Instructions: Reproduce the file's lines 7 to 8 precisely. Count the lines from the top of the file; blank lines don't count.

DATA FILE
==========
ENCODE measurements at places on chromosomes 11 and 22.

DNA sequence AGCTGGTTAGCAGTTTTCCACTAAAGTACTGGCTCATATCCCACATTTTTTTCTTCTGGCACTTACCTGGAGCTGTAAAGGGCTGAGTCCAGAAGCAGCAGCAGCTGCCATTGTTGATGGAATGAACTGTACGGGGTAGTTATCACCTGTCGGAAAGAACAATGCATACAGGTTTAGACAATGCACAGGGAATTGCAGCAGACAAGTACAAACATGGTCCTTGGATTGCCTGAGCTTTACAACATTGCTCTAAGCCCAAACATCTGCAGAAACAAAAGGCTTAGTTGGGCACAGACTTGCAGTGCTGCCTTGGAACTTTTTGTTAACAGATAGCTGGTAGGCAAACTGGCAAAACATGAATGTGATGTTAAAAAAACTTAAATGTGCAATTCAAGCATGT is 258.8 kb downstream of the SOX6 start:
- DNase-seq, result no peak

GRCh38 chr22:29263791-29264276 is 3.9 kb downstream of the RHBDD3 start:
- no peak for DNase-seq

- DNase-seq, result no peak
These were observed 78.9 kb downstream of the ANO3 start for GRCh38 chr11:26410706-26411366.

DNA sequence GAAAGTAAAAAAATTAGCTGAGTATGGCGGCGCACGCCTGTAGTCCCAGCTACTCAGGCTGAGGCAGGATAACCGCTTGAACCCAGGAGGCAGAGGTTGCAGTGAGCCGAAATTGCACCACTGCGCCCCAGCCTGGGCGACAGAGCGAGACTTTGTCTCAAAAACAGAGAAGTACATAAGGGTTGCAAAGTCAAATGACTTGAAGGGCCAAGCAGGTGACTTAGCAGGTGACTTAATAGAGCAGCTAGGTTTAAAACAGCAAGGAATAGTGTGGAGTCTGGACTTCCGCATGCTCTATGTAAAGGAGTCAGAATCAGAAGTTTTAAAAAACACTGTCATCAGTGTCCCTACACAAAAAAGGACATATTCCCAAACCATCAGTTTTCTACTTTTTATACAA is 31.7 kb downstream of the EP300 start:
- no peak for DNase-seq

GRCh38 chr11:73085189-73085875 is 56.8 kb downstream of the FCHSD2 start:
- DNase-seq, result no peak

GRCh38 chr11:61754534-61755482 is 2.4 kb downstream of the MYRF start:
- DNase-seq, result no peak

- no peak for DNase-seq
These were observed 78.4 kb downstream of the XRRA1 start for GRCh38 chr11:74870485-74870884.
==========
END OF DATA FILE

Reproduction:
These were observed 78.9 kb downstream of the ANO3 start for GRCh38 chr11:26410706-26411366.

DNA sequence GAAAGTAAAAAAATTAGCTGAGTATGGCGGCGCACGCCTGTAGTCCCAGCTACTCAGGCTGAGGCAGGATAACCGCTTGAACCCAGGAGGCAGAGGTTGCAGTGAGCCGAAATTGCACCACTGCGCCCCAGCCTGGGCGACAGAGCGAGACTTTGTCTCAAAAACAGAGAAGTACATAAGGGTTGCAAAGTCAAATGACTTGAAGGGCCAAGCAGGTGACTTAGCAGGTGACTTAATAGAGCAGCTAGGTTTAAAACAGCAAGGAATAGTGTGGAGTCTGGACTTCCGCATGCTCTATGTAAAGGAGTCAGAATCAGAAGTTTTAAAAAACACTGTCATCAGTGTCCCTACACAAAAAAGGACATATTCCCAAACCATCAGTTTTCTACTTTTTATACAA is 31.7 kb downstream of the EP300 start: